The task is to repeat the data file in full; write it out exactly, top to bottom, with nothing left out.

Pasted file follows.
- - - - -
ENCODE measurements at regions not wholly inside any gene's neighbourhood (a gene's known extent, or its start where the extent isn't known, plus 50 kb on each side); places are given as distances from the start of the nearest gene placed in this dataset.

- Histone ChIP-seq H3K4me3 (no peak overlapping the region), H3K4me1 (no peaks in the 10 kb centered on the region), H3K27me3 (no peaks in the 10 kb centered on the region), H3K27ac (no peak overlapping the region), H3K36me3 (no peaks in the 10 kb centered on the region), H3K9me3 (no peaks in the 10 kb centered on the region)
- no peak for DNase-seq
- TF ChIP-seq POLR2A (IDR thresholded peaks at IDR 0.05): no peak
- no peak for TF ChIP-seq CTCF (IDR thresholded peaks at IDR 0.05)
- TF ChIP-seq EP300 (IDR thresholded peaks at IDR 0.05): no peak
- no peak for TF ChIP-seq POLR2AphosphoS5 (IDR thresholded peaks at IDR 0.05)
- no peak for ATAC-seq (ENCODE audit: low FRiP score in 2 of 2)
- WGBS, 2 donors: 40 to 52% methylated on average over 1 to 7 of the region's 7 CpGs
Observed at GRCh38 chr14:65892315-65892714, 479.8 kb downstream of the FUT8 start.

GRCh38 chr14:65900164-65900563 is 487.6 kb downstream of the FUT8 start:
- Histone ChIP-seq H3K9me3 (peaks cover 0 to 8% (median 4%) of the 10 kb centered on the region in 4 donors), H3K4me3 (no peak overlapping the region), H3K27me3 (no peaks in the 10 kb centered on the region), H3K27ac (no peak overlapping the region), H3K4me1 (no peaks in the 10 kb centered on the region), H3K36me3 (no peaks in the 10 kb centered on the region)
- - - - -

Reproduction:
ENCODE measurements at regions not wholly inside any gene's neighbourhood (a gene's known extent, or its start where the extent isn't known, plus 50 kb on each side); places are given as distances from the start of the nearest gene placed in this dataset.

- Histone ChIP-seq H3K4me3 (no peak overlapping the region), H3K4me1 (no peaks in the 10 kb centered on the region), H3K27me3 (no peaks in the 10 kb centered on the region), H3K27ac (no peak overlapping the region), H3K36me3 (no peaks in the 10 kb centered on the region), H3K9me3 (no peaks in the 10 kb centered on the region)
- no peak for DNase-seq
- TF ChIP-seq POLR2A (IDR thresholded peaks at IDR 0.05): no peak
- no peak for TF ChIP-seq CTCF (IDR thresholded peaks at IDR 0.05)
- TF ChIP-seq EP300 (IDR thresholded peaks at IDR 0.05): no peak
- no peak for TF ChIP-seq POLR2AphosphoS5 (IDR thresholded peaks at IDR 0.05)
- no peak for ATAC-seq (ENCODE audit: low FRiP score in 2 of 2)
- WGBS, 2 donors: 40 to 52% methylated on average over 1 to 7 of the region's 7 CpGs
Observed at GRCh38 chr14:65892315-65892714, 479.8 kb downstream of the FUT8 start.

GRCh38 chr14:65900164-65900563 is 487.6 kb downstream of the FUT8 start:
- Histone ChIP-seq H3K9me3 (peaks cover 0 to 8% (median 4%) of the 10 kb centered on the region in 4 donors), H3K4me3 (no peak overlapping the region), H3K27me3 (no peaks in the 10 kb centered on the region), H3K27ac (no peak overlapping the region), H3K4me1 (no peaks in the 10 kb centered on the region), H3K36me3 (no peaks in the 10 kb centered on the region)